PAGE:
Given the game's graphics and bug overhauls since initial launch, we decided to revisit the updated alpha for system performance analysis. This GPU benchmark tests Star Citizen's FPS performance on various video cards, including the GTX 980, 780 Ti, 770, and AMD's R9 290X, 270X, and 7850.
Star Citizen Alpha Racing on Max Settings & Benchmark
First, Our Previous Star Citizen Content:
- Star Citizen Procedural Generation Explored.
- Star Citizen Character & Ship Customization.
- Star Citizen FPS Mechanics Interview.
- Star Citizen Espionage & Hardware Interview.
- Star Citizen - Arena Commander Unveil Interview.
Disclaimer: We're Testing an Alpha & This Benchmark Has Limitations
It should be heavily emphasized – and will be again momentarily – that this game is presently in alpha. It is not anywhere close to completion, in the grand scheme of things. This state of development means a few things:
- The game's art assets are not complete and will likely only improve with time.
- The game is not fully optimized for hardware.
- This benchmark is relevant only to the current v0.9.2.2 version of the software. Once the software has moved closer to release, this benchmark should be disregarded in favor of our updated tests as it will no longer be representative of real-world performance.
- Despite improving art assets, it is likely that Star Citizen's overall framerate performance will be bettered with time.
- Our results may be vastly different from yours based upon other system variables. The GPU is generally the most relied-upon when benchmarking games, but in the instance of an alpha, any component could trigger vastly different results – the same goes for background processes and operating systems.
- Drivers aren't yet built for SC.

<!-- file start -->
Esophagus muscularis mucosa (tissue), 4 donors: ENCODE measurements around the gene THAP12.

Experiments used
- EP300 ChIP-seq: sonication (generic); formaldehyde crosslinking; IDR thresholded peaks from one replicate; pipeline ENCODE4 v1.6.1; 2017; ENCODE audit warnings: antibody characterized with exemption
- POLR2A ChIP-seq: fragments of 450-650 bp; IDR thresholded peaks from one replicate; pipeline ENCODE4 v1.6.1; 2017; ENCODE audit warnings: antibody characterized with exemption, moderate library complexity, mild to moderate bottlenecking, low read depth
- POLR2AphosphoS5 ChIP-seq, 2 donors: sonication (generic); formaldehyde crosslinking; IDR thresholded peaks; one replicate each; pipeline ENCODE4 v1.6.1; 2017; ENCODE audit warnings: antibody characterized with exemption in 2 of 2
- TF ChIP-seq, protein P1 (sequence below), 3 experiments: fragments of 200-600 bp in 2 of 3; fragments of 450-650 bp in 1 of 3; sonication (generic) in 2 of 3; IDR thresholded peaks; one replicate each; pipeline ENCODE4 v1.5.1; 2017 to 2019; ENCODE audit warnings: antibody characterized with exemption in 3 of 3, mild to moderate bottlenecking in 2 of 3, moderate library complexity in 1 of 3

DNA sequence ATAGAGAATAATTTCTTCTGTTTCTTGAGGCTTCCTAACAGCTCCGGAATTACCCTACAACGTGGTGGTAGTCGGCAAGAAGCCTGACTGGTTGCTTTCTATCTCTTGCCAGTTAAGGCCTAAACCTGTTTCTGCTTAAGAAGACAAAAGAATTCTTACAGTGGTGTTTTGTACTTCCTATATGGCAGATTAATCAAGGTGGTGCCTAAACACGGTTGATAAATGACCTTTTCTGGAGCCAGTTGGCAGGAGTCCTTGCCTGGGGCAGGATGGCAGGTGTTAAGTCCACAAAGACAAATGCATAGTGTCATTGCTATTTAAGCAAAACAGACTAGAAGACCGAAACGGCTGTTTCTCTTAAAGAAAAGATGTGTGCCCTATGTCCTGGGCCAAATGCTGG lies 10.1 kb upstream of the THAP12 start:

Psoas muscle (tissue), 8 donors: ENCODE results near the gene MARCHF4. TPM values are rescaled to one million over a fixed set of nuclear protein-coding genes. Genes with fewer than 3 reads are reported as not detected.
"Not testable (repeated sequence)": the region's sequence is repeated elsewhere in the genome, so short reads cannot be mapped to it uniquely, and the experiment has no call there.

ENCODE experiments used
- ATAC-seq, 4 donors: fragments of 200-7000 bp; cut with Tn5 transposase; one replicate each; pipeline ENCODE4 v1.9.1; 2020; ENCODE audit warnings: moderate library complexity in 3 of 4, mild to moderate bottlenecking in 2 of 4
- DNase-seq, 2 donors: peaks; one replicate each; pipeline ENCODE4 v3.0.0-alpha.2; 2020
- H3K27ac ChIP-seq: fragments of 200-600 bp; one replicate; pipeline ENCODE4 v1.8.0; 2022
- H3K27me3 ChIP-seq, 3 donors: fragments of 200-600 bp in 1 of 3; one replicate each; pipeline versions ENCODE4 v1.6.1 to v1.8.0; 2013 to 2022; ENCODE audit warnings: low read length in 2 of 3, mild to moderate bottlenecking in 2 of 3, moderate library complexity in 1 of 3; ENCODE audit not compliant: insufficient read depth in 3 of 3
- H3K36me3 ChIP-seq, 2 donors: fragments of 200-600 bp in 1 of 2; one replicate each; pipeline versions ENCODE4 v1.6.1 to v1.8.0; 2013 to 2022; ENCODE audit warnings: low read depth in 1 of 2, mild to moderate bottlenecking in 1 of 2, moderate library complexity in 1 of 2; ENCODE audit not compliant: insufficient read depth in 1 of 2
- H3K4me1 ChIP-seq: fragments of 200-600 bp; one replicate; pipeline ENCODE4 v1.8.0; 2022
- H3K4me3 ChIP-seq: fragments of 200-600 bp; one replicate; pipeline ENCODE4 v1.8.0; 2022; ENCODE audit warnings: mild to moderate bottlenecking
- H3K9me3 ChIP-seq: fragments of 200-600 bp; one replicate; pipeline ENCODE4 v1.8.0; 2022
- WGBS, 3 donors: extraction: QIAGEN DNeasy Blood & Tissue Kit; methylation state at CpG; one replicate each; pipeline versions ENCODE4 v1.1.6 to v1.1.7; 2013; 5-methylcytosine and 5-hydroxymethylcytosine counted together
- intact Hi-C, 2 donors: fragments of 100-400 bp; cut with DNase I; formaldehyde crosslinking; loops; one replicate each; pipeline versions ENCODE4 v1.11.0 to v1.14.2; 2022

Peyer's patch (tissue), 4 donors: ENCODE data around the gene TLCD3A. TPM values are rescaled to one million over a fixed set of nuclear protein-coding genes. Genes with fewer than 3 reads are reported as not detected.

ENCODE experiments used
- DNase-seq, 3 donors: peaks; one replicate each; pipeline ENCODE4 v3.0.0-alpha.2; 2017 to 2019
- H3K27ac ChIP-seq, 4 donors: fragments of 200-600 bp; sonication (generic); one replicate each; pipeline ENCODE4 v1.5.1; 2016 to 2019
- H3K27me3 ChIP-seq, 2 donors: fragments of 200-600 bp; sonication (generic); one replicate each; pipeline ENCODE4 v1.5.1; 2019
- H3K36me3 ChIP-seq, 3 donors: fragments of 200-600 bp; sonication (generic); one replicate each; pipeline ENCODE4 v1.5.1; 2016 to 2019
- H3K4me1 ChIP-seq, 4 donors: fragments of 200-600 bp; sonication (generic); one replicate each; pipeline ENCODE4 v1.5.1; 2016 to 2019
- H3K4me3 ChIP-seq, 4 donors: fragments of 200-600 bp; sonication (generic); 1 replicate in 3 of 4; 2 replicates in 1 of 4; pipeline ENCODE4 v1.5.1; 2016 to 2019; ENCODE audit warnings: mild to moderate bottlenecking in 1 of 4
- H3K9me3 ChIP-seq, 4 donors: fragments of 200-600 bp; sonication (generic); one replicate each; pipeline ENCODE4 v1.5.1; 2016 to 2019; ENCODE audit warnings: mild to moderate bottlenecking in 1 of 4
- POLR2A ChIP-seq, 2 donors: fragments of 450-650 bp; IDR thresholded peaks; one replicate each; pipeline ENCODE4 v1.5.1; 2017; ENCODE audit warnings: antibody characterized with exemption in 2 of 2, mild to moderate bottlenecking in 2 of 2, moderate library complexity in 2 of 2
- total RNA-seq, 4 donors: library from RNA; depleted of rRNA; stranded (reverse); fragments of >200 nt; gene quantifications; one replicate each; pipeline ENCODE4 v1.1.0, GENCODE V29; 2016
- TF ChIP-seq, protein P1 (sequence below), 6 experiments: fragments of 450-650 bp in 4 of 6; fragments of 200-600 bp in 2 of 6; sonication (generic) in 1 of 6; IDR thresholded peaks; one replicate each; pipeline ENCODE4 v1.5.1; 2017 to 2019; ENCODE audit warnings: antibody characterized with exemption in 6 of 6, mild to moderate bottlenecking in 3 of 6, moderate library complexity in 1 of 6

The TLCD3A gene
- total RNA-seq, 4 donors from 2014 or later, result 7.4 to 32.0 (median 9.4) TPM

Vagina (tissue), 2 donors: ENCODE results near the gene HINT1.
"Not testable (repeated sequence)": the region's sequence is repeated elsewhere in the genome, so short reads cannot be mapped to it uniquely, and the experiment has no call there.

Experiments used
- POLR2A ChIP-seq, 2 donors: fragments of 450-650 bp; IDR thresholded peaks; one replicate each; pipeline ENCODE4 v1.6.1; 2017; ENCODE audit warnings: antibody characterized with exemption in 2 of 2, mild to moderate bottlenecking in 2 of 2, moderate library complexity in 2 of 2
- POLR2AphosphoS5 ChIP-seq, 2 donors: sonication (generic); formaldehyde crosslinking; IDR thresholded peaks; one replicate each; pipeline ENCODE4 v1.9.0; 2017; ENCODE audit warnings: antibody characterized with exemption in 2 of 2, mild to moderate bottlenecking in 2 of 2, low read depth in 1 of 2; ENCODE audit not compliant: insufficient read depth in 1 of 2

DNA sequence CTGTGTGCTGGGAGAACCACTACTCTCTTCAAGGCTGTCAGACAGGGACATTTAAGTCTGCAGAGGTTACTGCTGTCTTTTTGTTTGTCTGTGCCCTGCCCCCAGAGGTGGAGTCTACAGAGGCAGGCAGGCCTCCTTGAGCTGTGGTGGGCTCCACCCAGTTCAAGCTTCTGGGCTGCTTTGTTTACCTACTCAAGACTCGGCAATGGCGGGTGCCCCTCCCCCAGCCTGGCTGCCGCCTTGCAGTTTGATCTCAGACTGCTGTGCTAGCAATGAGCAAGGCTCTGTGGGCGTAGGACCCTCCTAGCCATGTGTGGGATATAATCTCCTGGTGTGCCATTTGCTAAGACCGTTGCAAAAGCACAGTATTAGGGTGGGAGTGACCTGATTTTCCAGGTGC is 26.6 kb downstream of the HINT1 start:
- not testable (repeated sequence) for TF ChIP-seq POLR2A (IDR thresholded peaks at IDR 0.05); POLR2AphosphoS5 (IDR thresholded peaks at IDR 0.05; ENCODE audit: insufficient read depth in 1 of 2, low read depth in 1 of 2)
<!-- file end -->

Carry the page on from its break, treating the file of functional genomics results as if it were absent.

For this test, we varied the Star Citizen settings between “Very High,” “Medium,” and “Low,” testing each video card for 120 seconds in an identical circuit on the Murray Cup racing map. Note that performance is staggeringly different in the dog-fighting and hangar modules; we selected the race for our benchmark because it is currently the most recent and most graphically demanding. Each test was conducted three times for parity.
We used FRAPS' benchmark utility for real-time measurement of the framerate, then used FRAFS to analyze the 1% high, 1% low, min, max, and average FPS.
NVidia 344.75 stable drivers were used for all tests conducted on nVidia's GPUs. AMD Catalyst Omega drivers were used for the AMD cards.
|GN Test Bench 2013||Name||Courtesy Of||Cost|
(This is what we're testing).
|CPU||Intel i5-3570k CPU
Intel i7-4770K CPU (alternative bench).
|Memory||16GB Kingston HyperX Genesis 10th Anniv. @ 2400MHz||Kingston Tech.||~$117|
|Motherboard||MSI Z77A-GD65 OC Board||GamersNexus||~$160|
|Power Supply||NZXT HALE90 V2||NZXT||Pending|
|SSD||Kingston 240GB HyperX 3K SSD||Kingston Tech.||~$205|
|Optical Drive||ASUS Optical Drive||GamersNexus||~$20|
|CPU Cooler||Thermaltake Frio Advanced||Thermaltake||~$65|